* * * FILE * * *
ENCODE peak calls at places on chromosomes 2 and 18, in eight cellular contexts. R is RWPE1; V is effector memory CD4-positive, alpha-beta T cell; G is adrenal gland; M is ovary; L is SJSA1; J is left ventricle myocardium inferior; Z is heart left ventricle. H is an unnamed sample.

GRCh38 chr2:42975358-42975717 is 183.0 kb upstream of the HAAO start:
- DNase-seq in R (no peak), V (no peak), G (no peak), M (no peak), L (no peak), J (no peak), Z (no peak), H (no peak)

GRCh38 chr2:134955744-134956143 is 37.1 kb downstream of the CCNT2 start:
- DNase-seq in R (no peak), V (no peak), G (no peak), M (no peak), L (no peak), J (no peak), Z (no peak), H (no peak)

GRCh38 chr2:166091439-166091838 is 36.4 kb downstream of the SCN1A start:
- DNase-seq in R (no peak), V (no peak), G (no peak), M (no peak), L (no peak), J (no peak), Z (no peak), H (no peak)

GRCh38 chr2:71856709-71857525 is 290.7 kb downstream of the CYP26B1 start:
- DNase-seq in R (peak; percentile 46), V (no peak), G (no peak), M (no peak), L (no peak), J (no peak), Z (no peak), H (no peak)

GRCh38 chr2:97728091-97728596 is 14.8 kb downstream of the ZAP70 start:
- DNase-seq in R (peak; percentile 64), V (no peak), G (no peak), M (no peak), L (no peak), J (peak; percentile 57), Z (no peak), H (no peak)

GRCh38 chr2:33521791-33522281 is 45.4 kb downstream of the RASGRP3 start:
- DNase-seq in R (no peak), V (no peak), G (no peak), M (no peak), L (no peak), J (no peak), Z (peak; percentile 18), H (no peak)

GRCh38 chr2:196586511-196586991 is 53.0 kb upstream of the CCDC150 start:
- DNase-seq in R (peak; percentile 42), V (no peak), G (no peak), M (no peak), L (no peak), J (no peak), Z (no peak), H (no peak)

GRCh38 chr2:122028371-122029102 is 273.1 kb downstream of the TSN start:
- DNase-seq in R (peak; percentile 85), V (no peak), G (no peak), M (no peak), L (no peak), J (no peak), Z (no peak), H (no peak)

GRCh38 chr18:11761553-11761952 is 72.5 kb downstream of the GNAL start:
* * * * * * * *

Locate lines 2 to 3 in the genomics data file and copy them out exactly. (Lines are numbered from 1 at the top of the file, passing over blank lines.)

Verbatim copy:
GRCh38 chr2:42975358-42975717 is 183.0 kb upstream of the HAAO start:
- DNase-seq in R (no peak), V (no peak), G (no peak), M (no peak), L (no peak), J (no peak), Z (no peak), H (no peak)